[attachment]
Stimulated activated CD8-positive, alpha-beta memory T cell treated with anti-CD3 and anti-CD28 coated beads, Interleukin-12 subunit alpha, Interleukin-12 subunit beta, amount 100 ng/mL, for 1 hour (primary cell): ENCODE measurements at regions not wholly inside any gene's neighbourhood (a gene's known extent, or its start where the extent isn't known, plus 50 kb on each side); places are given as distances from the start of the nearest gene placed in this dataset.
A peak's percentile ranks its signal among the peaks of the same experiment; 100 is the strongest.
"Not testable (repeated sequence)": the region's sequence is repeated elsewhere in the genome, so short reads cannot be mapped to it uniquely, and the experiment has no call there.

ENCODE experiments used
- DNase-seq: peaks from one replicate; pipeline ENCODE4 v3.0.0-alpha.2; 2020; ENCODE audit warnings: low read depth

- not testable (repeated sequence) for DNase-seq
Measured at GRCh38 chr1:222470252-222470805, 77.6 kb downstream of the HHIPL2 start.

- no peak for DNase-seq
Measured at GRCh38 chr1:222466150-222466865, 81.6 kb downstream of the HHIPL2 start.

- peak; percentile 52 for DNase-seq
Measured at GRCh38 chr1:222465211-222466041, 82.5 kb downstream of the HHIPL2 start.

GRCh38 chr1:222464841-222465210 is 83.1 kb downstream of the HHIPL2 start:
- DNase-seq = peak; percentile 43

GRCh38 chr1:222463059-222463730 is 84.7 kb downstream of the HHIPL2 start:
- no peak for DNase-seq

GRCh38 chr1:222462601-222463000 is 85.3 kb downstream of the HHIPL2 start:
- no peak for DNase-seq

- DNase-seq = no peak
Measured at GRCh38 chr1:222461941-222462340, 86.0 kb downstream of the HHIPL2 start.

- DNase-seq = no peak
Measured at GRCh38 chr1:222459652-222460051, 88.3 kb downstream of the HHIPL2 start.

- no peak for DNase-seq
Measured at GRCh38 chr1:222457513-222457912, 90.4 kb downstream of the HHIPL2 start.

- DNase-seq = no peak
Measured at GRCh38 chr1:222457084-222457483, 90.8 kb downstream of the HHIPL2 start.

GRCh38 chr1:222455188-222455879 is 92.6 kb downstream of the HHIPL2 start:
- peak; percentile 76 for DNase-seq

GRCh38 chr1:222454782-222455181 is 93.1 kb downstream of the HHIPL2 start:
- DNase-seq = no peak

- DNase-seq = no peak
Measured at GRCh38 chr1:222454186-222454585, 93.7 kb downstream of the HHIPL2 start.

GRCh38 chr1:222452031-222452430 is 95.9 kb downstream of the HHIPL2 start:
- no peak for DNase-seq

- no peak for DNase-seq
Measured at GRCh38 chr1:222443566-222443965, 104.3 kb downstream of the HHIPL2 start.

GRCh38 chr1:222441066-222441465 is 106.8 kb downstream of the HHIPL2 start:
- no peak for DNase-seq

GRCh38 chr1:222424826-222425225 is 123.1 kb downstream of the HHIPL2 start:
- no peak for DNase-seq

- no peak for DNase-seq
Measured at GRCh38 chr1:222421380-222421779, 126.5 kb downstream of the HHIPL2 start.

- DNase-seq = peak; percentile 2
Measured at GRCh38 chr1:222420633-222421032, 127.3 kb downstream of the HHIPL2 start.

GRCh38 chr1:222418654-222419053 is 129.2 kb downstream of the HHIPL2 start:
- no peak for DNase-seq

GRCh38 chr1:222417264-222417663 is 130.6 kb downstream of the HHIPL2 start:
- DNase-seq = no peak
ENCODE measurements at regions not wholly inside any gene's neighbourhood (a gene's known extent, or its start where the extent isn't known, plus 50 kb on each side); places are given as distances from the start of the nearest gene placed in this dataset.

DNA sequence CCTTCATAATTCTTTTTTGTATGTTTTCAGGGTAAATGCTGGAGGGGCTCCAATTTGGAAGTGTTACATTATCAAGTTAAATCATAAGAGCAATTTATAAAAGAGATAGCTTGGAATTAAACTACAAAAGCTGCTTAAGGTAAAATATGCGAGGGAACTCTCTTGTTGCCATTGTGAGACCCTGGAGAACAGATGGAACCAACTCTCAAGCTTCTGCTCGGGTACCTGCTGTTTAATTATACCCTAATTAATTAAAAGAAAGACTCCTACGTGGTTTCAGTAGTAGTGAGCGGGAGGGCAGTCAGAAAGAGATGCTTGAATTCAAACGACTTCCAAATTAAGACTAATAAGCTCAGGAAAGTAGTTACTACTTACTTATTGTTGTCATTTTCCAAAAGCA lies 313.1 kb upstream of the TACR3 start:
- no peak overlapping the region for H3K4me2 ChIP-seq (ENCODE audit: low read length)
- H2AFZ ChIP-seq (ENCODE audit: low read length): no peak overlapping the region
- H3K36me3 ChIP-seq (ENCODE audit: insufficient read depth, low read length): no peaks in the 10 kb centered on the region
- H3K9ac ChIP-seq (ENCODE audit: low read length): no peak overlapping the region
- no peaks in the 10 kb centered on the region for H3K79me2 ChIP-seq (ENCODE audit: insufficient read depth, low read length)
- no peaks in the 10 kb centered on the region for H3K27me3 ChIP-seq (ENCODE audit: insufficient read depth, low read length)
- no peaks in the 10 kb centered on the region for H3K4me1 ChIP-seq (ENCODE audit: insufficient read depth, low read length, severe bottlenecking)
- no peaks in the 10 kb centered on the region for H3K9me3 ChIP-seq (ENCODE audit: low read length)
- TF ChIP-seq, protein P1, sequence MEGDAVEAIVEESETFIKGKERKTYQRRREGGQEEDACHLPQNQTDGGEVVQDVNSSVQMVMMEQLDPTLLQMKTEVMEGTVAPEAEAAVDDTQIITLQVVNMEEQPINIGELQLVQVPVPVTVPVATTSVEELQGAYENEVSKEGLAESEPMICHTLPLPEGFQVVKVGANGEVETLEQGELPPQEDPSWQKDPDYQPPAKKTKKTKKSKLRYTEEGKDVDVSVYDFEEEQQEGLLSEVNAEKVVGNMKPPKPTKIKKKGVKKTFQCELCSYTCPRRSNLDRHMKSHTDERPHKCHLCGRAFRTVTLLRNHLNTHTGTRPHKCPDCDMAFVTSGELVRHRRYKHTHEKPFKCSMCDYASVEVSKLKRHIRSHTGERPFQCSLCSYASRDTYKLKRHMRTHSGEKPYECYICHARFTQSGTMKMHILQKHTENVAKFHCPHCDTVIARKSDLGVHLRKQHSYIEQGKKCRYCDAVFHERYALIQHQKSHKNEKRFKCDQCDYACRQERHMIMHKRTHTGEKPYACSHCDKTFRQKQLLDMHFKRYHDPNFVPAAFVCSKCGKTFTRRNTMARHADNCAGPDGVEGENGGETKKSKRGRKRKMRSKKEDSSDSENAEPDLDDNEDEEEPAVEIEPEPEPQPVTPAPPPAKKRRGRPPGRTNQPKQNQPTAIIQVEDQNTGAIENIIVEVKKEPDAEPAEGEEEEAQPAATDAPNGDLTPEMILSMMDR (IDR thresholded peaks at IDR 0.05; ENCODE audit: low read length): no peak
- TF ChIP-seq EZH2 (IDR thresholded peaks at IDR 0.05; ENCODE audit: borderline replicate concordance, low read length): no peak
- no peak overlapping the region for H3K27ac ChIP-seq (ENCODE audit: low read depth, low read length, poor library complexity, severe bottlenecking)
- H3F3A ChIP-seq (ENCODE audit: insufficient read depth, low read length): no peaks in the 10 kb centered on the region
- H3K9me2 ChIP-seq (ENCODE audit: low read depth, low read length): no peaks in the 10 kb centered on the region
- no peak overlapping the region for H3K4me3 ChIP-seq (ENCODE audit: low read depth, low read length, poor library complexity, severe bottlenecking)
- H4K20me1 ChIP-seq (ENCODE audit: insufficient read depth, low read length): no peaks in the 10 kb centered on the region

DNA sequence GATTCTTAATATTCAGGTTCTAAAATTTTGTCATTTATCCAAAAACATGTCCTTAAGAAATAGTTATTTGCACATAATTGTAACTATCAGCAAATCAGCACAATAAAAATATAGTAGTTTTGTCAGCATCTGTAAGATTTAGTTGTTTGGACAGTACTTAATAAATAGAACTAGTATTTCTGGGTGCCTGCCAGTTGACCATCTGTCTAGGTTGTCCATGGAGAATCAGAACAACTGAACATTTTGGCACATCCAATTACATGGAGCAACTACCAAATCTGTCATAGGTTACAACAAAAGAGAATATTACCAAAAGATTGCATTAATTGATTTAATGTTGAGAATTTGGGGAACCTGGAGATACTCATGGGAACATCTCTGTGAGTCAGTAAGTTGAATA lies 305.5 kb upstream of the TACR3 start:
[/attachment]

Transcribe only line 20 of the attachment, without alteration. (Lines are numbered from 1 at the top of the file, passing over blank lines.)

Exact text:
- DNase-seq = no peak